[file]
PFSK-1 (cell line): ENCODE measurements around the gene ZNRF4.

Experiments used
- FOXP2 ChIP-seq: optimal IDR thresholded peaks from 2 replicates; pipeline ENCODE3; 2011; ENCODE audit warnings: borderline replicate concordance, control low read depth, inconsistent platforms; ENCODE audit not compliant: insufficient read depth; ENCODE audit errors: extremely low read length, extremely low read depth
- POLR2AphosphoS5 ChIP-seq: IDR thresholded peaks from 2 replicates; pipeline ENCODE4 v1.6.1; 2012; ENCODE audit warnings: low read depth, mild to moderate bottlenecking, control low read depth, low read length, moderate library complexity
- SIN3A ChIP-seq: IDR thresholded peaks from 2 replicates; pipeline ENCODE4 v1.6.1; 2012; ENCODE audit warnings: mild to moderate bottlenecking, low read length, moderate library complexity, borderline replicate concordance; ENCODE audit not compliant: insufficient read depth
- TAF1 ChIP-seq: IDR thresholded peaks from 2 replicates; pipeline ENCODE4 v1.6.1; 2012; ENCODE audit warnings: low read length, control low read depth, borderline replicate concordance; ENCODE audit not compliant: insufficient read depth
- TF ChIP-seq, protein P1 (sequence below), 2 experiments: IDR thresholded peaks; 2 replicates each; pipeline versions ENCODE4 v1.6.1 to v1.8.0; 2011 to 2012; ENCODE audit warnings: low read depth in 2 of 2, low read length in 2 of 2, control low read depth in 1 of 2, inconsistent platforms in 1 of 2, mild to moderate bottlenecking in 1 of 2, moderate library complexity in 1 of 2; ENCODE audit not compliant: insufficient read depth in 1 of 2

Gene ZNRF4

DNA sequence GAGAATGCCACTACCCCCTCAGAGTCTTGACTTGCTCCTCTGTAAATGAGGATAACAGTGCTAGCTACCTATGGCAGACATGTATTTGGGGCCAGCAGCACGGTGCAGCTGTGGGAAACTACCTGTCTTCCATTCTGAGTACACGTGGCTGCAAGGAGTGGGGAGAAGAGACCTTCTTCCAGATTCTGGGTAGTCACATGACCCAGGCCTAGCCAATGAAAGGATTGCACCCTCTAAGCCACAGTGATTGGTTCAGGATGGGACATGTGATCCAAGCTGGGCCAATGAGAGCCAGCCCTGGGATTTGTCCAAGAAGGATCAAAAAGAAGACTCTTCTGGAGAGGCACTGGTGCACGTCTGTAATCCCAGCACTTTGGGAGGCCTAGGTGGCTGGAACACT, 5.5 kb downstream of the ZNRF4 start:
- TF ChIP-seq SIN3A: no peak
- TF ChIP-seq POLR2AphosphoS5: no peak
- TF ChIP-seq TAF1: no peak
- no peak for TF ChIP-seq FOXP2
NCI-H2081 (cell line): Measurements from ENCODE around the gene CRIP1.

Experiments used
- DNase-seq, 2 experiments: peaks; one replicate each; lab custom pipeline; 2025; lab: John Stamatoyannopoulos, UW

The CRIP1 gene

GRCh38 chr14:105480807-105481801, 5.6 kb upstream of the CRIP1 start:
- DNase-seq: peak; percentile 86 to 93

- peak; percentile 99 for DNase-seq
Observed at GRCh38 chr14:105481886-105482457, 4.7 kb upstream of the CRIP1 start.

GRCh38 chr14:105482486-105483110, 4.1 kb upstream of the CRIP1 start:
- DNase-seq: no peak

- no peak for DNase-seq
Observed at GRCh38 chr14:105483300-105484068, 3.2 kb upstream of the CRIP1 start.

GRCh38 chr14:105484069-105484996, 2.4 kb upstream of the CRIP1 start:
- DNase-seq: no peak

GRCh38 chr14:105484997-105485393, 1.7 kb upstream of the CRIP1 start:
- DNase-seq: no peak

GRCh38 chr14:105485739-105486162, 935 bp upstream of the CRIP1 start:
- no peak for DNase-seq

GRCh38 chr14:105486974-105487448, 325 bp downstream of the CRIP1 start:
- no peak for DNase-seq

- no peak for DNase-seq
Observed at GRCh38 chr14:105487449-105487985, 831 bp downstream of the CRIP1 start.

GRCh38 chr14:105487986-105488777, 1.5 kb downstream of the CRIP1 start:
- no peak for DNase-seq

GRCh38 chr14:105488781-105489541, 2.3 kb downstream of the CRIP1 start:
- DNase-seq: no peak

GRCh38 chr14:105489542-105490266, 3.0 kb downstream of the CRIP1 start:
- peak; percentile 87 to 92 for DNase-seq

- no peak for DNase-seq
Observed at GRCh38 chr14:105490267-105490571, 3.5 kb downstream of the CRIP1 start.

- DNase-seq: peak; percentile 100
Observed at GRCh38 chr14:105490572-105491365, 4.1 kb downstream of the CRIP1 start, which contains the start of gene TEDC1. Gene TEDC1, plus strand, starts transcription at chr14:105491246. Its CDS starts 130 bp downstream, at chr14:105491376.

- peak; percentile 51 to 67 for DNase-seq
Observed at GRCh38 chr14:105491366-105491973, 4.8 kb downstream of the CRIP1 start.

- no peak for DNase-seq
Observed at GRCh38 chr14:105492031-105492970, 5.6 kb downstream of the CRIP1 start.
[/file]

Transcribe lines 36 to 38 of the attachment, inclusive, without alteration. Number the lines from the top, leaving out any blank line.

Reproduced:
GRCh38 chr14:105487986-105488777, 1.5 kb downstream of the CRIP1 start:
- no peak for DNase-seq

GRCh38 chr14:105488781-105489541, 2.3 kb downstream of the CRIP1 start: